(3) the monetary policy is still moderately tight;

(4) net external assets position of the private sector is negative (more fx assets than liabilities);

(5) FX reserves recovered visibly and RUB is fully flexible with very low risk of capital controls.

Banking sector effects and the general financial stability are the most import sources of concerns, but we think the Central Bank is capable of managing these risks further.

RUB: The big washout of the consensus trade

On RUB, the drop so far looks rather contained. The YTD BoP data suggested it has been fairly valued and the recent drop puts it closer to the levels which we assessed in Dec-17 as fair given the current oil prices and the fiscal rule via the BoP-based methodology. With financial markets' concerns and signs of USD/RUB being used as a hedge vehicle by bond investors, the selling pressure may continue for some more time, especially given that long-RUB positions have been a consensus view among investors for quite a long time.

The rouble drop looks rather contained, so far

Indeed, the net speculative RUB-longs have been above 60% of total positions (CFTC data) and foreign holdings of OFZs are above 30% (and above 50% after adjusting for illiquid bonds). With the positive C/A seasonality coming to an end, the role of capital flows will be key now. However, RUB high carry status and likely capital repatriation by major Russian businessmen/oligarchs and wealthy individuals may offset or, at least, ease the negative pressure from financial investors selling RUB now.

With the USD/RUB 60 level easily passed, the market may keep the USD/RUB 65 level in mind. Yet, we still see RUB stabilising at better levels over the course of 2018 in our base case scenario of no significant widening of the sanctions list. We don't think the CBR will be concerned about the RUB weakness unless its moves start questioning the financial stability issues and/or puts the central bank's 4% inflation target at risk.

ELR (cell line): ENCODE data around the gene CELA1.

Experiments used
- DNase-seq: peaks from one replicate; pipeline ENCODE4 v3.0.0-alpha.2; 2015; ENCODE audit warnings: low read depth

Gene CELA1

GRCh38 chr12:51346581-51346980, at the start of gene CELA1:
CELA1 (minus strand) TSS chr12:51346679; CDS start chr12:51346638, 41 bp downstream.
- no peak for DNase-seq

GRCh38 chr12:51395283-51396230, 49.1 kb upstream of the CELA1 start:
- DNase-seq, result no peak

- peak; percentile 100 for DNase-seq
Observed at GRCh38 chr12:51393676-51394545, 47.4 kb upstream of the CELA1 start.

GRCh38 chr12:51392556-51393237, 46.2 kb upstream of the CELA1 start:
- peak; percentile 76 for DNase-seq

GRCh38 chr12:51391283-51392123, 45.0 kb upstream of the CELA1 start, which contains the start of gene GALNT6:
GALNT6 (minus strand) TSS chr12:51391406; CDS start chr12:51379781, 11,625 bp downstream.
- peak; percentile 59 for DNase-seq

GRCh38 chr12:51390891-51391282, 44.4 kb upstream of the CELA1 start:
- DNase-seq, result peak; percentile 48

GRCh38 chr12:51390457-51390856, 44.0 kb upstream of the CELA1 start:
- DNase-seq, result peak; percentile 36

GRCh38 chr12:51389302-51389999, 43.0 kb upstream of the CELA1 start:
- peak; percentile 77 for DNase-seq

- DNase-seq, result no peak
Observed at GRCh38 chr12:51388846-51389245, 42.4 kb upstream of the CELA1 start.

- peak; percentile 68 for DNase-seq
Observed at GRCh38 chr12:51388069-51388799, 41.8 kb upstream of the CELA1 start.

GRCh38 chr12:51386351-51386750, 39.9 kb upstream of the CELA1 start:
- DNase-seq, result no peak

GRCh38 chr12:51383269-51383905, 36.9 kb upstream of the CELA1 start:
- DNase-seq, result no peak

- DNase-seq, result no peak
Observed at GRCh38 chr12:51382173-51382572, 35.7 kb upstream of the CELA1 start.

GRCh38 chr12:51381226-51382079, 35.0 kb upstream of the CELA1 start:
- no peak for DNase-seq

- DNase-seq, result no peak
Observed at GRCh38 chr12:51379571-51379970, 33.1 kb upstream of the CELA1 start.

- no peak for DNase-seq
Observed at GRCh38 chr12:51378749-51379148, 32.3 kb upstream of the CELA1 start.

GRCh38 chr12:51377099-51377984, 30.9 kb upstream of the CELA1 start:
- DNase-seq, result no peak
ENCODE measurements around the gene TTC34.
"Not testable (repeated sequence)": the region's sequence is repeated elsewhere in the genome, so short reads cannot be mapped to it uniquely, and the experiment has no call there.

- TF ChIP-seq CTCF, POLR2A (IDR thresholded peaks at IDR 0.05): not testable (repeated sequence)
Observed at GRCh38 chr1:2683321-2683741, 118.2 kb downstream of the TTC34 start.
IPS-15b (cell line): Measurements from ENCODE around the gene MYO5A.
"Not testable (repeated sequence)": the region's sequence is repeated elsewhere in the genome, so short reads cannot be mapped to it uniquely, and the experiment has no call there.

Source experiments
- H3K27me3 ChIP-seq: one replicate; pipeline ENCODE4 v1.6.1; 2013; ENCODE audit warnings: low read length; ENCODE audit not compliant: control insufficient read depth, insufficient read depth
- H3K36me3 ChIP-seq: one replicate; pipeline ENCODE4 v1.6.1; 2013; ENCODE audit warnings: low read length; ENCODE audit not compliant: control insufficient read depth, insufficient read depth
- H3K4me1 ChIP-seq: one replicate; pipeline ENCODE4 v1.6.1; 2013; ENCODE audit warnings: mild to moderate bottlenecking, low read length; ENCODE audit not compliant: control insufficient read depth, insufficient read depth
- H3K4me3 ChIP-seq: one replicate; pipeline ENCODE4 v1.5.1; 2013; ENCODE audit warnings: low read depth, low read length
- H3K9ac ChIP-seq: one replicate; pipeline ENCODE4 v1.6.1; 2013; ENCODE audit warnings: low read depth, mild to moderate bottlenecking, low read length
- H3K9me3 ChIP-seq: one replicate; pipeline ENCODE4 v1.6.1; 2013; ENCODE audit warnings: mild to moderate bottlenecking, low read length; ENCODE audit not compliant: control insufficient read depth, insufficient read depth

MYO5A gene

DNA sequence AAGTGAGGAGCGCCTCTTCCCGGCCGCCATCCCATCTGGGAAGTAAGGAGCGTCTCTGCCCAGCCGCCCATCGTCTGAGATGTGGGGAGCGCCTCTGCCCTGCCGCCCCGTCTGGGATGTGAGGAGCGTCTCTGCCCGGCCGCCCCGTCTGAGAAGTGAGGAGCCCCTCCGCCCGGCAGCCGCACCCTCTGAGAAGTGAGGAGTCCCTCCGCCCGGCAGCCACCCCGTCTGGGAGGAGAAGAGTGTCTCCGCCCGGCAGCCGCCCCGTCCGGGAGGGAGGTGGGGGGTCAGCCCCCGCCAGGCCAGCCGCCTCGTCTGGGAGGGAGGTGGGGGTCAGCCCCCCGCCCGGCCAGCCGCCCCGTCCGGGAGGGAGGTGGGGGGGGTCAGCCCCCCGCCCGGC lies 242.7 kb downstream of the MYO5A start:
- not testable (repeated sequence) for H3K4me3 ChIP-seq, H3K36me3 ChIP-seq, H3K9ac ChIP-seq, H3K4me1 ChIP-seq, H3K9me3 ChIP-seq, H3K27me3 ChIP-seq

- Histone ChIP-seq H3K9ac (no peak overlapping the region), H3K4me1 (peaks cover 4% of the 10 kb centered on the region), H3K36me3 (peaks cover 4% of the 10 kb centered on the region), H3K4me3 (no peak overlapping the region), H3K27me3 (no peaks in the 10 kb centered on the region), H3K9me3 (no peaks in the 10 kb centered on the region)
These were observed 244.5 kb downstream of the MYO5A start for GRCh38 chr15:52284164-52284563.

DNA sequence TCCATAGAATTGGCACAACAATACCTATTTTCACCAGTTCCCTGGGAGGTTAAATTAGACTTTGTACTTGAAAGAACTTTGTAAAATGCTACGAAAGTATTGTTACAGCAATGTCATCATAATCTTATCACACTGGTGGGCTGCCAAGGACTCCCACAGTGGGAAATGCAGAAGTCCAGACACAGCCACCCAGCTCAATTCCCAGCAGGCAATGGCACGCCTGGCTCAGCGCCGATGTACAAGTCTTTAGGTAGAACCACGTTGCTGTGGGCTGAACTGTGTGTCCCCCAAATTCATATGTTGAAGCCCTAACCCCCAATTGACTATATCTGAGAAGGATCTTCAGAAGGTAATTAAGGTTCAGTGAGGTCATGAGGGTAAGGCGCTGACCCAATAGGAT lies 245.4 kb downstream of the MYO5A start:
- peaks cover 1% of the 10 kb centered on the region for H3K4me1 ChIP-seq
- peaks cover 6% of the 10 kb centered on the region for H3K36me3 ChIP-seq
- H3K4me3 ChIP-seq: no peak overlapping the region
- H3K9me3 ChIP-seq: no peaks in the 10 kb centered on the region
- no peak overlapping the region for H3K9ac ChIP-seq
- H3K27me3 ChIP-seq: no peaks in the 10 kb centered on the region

OFZs: Abundant RUB liquidity in the banking sector to provide a backstop

As for sovereign bonds, Russia's pure fiscal position doesn't flag any material risks. As authorities mentioned several times before, the primary supply of OFZs may be decreased if needed under a negative scenario, as the federal budget will likely have a breakeven oil price at around US$55/bbl in 2018-20, so the only story is how to rebalance the sources of funding under the fiscal rule still requiring debt issuance by its construction.

The scale of the CBR policy easing may be revisited under the negative scenario of prolonged pressure on ruble assets, as these expectations have been supportive for OFZ. But this may allow for only a modest correction, not a major selloff. And abundant RUB liquidity in the banking sector will provide a backstop here. The low OFZs reaction so far backs the argument. Foreign bonds are even a much less important source of funding for the coffers, especially after the Finance Ministry already tapped a part of the annual gross issuance plan of US$7bn. So, we might suggest using any decent price weakness as a buying opportunity unless one turns serious about the sanctions extension to sovereign debt and/or other corporates.